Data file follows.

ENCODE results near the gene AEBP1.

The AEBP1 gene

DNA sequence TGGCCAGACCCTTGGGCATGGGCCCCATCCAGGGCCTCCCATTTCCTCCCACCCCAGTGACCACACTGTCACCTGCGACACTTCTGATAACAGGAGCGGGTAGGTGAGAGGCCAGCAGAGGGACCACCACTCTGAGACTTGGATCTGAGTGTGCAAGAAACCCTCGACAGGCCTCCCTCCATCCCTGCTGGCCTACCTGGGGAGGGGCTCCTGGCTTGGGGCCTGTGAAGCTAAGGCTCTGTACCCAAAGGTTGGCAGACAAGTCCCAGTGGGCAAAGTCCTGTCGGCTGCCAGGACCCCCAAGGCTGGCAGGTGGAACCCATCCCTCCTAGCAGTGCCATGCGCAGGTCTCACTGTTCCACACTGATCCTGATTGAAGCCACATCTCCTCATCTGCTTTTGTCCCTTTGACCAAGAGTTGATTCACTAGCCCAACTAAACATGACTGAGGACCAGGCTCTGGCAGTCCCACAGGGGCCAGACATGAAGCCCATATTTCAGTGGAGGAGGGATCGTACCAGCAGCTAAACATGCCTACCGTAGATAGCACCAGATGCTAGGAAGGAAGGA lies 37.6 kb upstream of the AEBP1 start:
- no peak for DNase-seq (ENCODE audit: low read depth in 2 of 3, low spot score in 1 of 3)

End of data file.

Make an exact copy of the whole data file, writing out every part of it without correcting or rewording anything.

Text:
ENCODE results near the gene AEBP1.

The AEBP1 gene

DNA sequence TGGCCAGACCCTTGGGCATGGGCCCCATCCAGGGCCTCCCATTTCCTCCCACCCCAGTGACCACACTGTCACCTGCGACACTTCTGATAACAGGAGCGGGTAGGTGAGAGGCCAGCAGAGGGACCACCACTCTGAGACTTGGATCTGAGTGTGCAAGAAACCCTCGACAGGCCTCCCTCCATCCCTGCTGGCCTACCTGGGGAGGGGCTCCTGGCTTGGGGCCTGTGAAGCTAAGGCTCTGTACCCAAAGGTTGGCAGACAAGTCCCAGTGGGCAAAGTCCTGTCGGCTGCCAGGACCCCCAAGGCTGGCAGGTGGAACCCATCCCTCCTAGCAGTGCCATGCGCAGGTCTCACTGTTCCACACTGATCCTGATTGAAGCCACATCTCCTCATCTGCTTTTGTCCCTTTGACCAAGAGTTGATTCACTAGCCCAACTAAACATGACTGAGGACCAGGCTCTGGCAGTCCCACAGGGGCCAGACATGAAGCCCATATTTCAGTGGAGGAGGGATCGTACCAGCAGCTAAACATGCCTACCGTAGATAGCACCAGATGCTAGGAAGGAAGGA lies 37.6 kb upstream of the AEBP1 start:
- no peak for DNase-seq (ENCODE audit: low read depth in 2 of 3, low spot score in 1 of 3)